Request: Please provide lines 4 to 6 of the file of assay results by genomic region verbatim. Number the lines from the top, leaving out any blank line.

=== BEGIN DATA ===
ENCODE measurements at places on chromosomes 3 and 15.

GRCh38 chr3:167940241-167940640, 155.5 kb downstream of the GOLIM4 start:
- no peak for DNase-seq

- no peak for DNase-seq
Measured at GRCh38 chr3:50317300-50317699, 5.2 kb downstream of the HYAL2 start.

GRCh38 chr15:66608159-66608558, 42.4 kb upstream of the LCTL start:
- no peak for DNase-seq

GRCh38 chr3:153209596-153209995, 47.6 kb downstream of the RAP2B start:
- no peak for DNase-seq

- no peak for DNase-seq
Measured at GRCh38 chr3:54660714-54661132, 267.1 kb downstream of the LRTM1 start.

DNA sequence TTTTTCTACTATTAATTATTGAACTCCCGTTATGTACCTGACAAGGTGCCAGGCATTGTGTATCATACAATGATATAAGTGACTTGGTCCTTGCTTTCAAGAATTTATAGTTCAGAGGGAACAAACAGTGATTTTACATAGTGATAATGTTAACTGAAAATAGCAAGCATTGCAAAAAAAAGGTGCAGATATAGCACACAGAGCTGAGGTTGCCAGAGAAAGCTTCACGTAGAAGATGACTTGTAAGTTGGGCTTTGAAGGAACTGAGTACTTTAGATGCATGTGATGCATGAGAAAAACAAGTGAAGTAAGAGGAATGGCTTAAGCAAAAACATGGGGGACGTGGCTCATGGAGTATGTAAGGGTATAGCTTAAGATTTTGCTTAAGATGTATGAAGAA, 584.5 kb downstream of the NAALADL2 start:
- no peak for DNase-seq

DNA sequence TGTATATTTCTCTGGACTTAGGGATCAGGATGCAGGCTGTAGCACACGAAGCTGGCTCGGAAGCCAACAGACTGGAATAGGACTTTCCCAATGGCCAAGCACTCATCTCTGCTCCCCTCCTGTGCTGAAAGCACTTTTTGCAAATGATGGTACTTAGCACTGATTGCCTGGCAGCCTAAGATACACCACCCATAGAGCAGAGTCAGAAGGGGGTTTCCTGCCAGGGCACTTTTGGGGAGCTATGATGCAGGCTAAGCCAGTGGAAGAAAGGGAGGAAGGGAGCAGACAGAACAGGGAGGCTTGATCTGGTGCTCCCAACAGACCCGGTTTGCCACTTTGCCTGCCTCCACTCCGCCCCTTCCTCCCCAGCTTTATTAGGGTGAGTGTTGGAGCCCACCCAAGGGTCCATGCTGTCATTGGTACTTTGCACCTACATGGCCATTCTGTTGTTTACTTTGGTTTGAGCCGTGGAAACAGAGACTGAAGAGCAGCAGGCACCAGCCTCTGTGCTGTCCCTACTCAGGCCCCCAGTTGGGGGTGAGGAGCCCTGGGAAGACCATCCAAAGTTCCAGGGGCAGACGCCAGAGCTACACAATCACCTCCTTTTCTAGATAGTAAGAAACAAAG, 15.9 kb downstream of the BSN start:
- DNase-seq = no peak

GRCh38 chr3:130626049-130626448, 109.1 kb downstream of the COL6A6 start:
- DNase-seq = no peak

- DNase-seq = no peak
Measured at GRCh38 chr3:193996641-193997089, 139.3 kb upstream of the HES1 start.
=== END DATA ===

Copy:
- no peak for DNase-seq
Measured at GRCh38 chr3:50317300-50317699, 5.2 kb downstream of the HYAL2 start.

GRCh38 chr15:66608159-66608558, 42.4 kb upstream of the LCTL start: